Joe Wertz

Reporter for StateImpact Oklahoma

Joe has previously served as Managing Editor of Urban Tulsa Weekly, as the Arts & Entertainment Editor at Oklahoma Gazette and worked as a Staff Writer for The Oklahoman. Joe was a weekly correspondent for KGOU from 2007-2010. He grew up in Bartlesville, Okla., lives in Oklahoma City, and studied journalism at the University of Central Oklahoma.

Ways To Connect

seismic readout
Great Beyond / Flickr

The Oklahoma Geological Survey on April 21 acknowledged Oklahoma’s ongoing earthquake surge is “very likely” triggered by wastewater disposal wells used by the oil and gas industry, a formal recognition that comes after years of scientific research that reached similar conclusions.

Disposal wells used by the oil and gas industry are ‘very likely’ responsible for the recent surge of earthquakes in Oklahoma, the state seismologist at the Oklahoma Geological Survey said Tuesday.

Dust Bowl survivor Pauline Hodges traveled to the Oklahoma Capitol to speak at an event commemorating the 80th anniversary of the "Black Sunday" dust storm.
Joe Wertz / StateImpact Oklahoma

On April 14, 1935, a rolling mountain of dust and sand swept through Oklahoma, choked out the sun and filled homes with dirt piles so high residents had to clean their homes with shovels.

It was a beautiful, sunny afternoon near the town of Forgan in Oklahoma’s Panhandle. Pauline Hodges was five at the time. She and her mother were visiting a neighbor when her friend’s father ran up to the backdoor.

The Blue Canyon wind farm near Carnegie, Okla.
Joe Wertz / KGOU

State legislators and wind industry representatives are close to a deal that would end two tax incentives and preserve a third, The Oklahoman‘s Paul Monies reports:

Under the tentative agreement, a five-year property tax exemption for new wind farms would end after 2016, but a zero-emissions tax credit would remain in place. Another incentive that isn’t used much by wind developers, the investment tax credit, would end Jan. 1, 2017.

Continental Resources CEO Harold Hamm at the 2012 Time 100 gala.
David Shankbone / Flickr

The November 2013 meeting with University of Oklahoma President David Boren wasn’t oil billionaire Harold Hamm’s first attempt to discuss with university officials and a state seismologists Oklahoma’s earthquake surge and possible links to oil and gas activity, a new EnergyWire story reveals.

Bob Kerr on his ranch near Carnegie, Okla., which is flanked by turbines from the Blue Canyon Wind Farm.
Joe Wertz / StateImpact Oklahoma

Lawmakers have filed several measures targeting Oklahoma’s wind industry during the 2015 legislative session. The bills most likely to end up on the governor’s desk add regulation — like preventing new wind farms from being built near hospitals, schools and airports — and reduce wind energy tax credits.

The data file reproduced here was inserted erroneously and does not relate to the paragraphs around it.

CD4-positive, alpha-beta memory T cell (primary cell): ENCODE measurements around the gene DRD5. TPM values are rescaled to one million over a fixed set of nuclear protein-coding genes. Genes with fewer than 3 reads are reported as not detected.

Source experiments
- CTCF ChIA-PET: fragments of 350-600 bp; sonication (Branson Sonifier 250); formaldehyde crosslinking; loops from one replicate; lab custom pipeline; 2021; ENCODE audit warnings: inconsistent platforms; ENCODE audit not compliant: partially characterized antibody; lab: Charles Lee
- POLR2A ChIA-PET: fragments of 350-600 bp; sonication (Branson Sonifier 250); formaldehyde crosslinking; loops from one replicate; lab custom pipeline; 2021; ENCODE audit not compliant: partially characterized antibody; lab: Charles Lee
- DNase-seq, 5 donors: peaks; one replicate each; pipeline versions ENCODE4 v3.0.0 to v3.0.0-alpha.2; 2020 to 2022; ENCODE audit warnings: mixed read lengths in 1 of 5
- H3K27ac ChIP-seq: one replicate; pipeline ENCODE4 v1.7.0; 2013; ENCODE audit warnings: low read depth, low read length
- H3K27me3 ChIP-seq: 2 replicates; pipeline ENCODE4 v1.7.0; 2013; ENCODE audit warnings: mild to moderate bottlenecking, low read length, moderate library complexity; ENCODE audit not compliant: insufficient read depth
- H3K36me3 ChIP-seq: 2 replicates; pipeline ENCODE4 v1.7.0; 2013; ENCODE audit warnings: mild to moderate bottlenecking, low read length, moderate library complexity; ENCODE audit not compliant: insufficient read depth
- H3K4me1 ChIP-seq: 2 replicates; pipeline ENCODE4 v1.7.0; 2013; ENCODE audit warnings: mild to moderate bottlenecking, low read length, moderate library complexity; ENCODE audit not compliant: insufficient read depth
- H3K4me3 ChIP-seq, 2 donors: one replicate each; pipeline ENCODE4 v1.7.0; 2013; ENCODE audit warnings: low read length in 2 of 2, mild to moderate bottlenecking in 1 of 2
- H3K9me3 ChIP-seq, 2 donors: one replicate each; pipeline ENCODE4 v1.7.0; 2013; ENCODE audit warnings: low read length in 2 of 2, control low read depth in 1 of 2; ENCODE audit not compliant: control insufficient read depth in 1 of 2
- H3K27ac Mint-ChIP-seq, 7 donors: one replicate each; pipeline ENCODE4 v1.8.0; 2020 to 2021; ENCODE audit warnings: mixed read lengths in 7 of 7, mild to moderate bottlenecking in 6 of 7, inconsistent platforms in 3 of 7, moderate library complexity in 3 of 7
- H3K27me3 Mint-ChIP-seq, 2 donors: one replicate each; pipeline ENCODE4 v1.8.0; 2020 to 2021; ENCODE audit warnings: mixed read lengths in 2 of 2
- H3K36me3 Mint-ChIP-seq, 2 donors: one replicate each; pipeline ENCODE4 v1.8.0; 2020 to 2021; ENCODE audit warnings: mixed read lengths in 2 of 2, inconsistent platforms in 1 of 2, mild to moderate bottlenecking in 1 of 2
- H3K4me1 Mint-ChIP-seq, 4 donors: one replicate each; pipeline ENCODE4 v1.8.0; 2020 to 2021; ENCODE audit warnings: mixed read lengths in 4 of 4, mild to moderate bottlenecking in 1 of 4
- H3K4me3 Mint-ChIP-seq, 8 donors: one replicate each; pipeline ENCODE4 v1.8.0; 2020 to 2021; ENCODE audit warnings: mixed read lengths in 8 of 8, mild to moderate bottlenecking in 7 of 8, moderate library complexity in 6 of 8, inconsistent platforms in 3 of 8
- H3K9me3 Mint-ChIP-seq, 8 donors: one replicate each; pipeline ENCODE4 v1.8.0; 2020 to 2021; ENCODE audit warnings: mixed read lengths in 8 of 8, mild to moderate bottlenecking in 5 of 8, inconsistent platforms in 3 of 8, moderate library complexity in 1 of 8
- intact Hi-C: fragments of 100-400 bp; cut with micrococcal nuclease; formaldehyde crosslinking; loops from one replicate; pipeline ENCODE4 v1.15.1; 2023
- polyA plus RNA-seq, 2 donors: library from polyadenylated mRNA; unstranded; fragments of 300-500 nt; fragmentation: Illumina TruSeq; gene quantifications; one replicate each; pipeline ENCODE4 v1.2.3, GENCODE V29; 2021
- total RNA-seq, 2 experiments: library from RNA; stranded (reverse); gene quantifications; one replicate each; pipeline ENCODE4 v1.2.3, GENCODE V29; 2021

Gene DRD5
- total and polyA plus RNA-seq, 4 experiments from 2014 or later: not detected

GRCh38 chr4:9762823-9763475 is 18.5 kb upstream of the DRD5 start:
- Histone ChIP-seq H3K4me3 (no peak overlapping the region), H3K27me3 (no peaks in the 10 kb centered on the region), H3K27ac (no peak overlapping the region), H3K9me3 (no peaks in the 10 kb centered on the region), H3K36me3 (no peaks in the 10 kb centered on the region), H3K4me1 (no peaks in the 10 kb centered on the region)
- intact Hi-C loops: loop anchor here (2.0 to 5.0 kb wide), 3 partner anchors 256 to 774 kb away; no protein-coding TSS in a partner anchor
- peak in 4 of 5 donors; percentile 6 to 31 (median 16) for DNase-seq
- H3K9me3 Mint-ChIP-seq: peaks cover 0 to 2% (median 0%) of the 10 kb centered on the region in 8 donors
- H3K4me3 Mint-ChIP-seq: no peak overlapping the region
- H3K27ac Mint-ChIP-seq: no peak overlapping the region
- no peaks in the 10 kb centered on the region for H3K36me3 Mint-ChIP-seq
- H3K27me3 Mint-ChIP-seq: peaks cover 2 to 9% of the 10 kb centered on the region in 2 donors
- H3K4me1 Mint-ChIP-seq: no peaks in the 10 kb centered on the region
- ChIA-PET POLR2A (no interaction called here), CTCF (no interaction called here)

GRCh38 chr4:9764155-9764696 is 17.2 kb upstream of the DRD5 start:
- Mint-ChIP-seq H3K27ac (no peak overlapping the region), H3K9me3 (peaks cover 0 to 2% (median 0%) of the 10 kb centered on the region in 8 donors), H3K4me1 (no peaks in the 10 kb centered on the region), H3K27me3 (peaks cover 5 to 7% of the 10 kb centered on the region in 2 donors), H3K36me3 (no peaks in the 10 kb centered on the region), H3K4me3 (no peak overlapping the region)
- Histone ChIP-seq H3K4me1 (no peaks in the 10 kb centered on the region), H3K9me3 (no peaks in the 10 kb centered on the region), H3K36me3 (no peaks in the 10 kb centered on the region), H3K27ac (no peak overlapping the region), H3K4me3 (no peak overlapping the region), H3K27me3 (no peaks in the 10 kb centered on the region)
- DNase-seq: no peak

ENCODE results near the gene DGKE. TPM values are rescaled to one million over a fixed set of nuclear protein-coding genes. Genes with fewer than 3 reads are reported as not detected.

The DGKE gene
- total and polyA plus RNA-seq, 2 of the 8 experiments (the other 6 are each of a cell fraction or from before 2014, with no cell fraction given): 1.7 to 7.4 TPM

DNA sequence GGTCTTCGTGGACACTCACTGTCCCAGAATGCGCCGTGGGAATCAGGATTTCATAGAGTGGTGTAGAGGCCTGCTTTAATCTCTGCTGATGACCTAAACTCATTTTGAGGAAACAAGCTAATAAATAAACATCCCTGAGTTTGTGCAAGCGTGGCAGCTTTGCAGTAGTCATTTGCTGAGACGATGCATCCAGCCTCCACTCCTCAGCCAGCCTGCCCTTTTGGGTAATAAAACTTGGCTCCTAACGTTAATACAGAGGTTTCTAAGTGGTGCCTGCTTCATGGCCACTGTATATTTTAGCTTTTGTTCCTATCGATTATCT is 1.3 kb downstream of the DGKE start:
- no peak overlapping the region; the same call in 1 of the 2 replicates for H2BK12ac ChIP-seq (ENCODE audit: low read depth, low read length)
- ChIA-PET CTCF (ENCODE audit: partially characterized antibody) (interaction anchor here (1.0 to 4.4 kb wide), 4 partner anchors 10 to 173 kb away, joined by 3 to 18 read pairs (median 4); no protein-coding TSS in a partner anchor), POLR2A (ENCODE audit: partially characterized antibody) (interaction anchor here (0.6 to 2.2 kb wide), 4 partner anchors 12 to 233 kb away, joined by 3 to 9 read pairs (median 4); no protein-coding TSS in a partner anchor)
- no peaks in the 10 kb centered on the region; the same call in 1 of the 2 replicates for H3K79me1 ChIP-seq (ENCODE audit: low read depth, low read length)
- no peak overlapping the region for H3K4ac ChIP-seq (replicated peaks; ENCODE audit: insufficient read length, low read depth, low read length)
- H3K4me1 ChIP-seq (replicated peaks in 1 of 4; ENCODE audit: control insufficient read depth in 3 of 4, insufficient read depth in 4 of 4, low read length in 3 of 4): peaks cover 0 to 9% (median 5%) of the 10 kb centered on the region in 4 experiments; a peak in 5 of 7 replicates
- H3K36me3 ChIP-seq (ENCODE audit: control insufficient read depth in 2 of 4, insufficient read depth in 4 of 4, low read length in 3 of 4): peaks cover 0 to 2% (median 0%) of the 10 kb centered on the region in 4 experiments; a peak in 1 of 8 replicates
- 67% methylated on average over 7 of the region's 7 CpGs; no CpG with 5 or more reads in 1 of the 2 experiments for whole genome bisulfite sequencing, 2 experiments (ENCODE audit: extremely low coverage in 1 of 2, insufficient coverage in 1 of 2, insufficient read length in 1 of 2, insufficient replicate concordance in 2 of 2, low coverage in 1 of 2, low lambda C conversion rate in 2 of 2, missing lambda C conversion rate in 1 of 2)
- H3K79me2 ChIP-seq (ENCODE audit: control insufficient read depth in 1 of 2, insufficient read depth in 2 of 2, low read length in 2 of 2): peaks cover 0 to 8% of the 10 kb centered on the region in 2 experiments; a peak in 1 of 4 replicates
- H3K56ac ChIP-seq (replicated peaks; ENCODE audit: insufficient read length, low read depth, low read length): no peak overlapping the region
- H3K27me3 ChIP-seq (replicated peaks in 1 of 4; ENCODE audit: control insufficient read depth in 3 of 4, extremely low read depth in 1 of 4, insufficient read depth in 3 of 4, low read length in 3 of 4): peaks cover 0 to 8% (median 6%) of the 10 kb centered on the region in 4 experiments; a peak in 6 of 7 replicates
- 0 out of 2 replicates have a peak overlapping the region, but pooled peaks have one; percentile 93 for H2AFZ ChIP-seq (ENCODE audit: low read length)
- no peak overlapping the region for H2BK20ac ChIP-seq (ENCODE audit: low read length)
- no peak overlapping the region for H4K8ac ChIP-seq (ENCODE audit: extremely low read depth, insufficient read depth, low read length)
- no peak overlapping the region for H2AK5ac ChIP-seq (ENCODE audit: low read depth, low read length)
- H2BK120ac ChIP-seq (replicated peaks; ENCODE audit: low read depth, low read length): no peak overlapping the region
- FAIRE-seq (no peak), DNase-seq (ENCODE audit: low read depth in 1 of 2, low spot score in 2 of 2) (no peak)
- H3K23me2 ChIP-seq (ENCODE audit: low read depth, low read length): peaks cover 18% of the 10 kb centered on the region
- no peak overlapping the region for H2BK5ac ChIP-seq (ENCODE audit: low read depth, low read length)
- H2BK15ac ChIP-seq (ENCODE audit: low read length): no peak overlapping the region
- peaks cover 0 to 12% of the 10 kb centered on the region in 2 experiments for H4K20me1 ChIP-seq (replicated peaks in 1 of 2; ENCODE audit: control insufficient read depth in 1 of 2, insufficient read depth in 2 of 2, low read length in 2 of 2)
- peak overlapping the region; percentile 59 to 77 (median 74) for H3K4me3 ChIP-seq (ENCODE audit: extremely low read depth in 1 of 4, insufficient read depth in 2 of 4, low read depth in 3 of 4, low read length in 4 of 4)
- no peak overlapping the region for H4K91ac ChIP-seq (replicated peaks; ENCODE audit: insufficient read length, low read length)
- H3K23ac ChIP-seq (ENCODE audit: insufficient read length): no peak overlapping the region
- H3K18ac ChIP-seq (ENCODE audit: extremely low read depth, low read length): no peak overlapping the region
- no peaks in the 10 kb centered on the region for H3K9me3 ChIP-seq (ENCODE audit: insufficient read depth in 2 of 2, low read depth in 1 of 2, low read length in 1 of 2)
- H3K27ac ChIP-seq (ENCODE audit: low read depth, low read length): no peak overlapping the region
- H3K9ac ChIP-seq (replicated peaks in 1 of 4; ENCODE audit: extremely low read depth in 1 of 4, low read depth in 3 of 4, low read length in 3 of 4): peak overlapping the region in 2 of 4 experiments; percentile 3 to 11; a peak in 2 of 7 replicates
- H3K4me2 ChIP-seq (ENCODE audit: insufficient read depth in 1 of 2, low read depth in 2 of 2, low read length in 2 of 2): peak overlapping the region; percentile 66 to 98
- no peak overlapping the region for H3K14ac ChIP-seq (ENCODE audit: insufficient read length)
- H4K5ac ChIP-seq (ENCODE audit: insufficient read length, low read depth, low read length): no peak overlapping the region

Bob Kerr has lived on his Caddo County ranch for 43 years. The nearest tow, Carnegie, is home to about 1,700 people — a sprawling metropolis in southwestern Oklahoma

Workers with Shebester-Bechtel at an American Energy Woodford rig site in Payne County, Okla.
Joe Wertz / StateImpact Oklahoma

Tax revenues from oil and natural gas production in March dropped to their lowest level since September 2002, a collapse that’s driving a slide in total revenues used to fund state government, new data show.

Officials in at least two cities have publicly questioned bills filed during the 2015 legislative session that would limit the local governments’ authority to regulate oil and gas activity.

The bills’ authors say the measures are meant to prevent towns, cities and counties from banning or effectively banning oil and gas drilling and related production activities, like hydraulic fracturing. Officials in Norman and Stillwater, for their part, say the legislation is an overreach that could limit their ability to write ordinances to protect the health and safety of local residents.

windmills
mtneer_man / Flickr

Legislation adding siting restrictions and reporting requirements to new wind energy developments passed a House committee Tuesday.

Senate Bill 808 is now the primary wind regulation bill for the 2015 legislative session, replacing the similarly worded House Bill 1549, Rep. Earl Sears, R-Bartlesville, tells The Oklahoman‘s Paul Monies:

Austin Holland with the Oklahoma Geological Survey, seated in the center, at a capitol hearing on Oklahoma's earthquake surge.
Joe Wertz / StateImpact Oklahoma

In November 2013, Oklahoma state seismologist Austin Holland was called into a meeting with University of Oklahoma President David Boren and Continental Resources Chairman and oil billionaire Harold Hamm, EnergyWire’s Mike Sorgahan reported earlier this month.

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